Unveiling the atomistic mechanisms for oxygen intercalation in a strongly interacting graphene–metal interface†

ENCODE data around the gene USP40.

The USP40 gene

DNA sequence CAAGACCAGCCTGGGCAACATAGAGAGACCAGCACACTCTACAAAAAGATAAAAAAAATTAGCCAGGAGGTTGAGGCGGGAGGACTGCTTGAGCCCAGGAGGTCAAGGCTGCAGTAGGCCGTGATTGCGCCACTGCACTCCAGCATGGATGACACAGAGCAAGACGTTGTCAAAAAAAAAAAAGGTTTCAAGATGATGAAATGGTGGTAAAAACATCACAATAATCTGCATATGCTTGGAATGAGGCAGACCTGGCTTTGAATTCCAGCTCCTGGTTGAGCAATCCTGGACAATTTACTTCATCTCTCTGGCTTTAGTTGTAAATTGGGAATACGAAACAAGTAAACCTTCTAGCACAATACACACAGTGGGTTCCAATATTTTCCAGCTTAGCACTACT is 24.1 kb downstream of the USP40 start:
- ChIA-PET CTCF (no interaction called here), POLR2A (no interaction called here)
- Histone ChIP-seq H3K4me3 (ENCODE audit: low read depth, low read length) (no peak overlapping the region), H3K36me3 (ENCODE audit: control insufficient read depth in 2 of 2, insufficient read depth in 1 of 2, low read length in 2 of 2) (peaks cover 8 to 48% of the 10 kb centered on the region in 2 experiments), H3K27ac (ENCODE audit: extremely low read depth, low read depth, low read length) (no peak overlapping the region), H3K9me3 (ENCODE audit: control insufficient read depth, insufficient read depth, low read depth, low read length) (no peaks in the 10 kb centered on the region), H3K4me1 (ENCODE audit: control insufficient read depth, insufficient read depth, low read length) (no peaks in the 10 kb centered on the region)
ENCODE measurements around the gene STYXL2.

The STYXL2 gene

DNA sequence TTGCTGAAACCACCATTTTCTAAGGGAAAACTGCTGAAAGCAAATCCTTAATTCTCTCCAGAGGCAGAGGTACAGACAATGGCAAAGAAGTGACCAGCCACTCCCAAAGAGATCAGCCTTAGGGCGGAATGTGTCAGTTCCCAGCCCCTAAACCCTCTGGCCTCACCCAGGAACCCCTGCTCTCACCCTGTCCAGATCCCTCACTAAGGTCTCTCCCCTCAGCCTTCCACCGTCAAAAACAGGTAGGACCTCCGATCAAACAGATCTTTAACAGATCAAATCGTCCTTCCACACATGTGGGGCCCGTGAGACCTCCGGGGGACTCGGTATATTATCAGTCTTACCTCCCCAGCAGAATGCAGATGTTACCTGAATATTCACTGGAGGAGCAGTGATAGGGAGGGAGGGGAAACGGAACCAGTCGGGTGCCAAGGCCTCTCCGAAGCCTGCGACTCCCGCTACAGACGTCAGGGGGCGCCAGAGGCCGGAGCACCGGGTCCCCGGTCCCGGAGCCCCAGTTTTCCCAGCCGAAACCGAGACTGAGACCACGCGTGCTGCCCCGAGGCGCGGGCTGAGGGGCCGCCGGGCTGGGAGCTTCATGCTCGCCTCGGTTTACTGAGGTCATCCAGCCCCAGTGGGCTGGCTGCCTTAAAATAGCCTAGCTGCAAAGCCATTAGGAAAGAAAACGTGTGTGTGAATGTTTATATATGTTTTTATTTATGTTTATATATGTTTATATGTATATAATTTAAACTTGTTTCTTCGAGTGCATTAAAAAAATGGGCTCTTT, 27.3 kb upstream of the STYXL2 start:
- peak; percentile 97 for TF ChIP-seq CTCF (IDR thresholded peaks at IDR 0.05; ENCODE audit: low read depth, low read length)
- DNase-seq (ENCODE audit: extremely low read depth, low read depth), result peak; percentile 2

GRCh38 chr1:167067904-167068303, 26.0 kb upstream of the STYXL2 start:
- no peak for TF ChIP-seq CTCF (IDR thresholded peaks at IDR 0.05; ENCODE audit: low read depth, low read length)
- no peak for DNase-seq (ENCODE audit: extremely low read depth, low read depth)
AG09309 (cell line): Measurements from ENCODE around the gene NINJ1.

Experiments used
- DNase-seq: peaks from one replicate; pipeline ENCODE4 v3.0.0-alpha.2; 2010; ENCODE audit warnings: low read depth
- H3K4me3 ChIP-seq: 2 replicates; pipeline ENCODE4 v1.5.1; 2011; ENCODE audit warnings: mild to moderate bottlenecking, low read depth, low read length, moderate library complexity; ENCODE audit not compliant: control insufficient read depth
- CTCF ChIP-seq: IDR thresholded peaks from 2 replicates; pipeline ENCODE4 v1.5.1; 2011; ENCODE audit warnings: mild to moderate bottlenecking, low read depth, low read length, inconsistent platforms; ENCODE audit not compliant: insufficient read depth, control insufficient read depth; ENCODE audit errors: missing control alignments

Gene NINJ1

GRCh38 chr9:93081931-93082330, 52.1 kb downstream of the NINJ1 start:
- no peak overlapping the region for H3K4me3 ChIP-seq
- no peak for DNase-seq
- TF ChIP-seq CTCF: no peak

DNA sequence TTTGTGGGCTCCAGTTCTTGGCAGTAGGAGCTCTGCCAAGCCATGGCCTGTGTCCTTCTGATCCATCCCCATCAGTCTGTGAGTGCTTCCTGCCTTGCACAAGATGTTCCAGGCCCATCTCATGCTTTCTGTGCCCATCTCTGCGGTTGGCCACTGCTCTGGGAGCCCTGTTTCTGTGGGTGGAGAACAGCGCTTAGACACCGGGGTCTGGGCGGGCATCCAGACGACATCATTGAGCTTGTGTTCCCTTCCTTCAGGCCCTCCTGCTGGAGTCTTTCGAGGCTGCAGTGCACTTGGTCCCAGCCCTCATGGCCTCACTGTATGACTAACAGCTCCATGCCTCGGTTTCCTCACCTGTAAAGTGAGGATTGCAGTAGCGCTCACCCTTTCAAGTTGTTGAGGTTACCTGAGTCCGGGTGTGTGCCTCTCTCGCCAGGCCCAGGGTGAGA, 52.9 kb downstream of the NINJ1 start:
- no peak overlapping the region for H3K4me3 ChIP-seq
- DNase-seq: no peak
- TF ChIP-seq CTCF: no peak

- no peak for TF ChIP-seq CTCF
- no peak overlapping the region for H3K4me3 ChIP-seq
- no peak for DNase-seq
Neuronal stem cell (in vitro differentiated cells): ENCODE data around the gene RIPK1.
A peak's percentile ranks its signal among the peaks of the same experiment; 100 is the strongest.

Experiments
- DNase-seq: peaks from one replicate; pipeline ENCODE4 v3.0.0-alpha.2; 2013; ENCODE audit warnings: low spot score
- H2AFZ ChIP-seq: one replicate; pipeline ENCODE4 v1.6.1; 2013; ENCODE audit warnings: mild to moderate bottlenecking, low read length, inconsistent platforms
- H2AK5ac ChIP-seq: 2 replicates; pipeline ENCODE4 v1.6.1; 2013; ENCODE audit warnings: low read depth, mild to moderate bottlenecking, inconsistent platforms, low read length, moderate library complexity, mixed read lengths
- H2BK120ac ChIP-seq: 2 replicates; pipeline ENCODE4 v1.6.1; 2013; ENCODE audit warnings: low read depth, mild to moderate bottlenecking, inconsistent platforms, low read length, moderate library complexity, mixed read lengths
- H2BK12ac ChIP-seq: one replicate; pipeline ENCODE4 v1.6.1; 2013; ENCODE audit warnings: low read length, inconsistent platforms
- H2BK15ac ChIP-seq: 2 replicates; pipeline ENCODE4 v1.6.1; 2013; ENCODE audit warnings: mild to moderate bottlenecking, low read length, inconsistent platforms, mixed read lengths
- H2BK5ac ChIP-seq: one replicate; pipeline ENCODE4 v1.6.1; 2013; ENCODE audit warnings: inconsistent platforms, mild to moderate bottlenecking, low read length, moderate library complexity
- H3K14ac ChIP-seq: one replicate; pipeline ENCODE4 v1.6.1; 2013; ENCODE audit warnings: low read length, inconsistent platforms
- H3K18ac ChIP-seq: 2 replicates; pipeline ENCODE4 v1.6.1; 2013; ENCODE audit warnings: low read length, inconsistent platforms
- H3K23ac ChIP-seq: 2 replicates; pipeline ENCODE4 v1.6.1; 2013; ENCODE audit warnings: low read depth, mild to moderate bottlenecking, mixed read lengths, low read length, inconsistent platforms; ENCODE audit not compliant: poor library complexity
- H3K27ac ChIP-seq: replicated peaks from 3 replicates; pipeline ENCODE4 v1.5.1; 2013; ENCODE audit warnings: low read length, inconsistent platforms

The atomistic mechanisms involved in the oxygen (O) intercalation in the strongly interacting graphene (G) on Rh(111) system are characterized in a comprehensive experimental and theoretical study, combining scanning tunneling microscopy and density functional theory (DFT) calculations. Experimental evidence points out that the G areas located just above the metallic steps of the substrate are the active sites for initializing the intercalation process when some micro-etching points appear after molecular oxygen gas exposure. These regions are responsible for both the dissociation of the oxygen molecules and the subsequent penetration to the G–metal interface. Unlike in other species, the DFT calculations exclude single-point defects as additional entry paths to the interface. After penetration, the intercalation proceeds inwards due to the high mobility of atomic oxygen at the interface following mid-height paths connecting the higher areas of the rippled graphene structure. At larger coverages, the accumulation of O atoms under the high areas increases the G–metal distance in the neighboring low areas, paving the way for the O incorporation and the G detachment that leads to the final O-(2 × 1) structure. Furthermore, our results show that these mechanisms are possible only at temperatures slightly lower than those in which graphene etching takes place.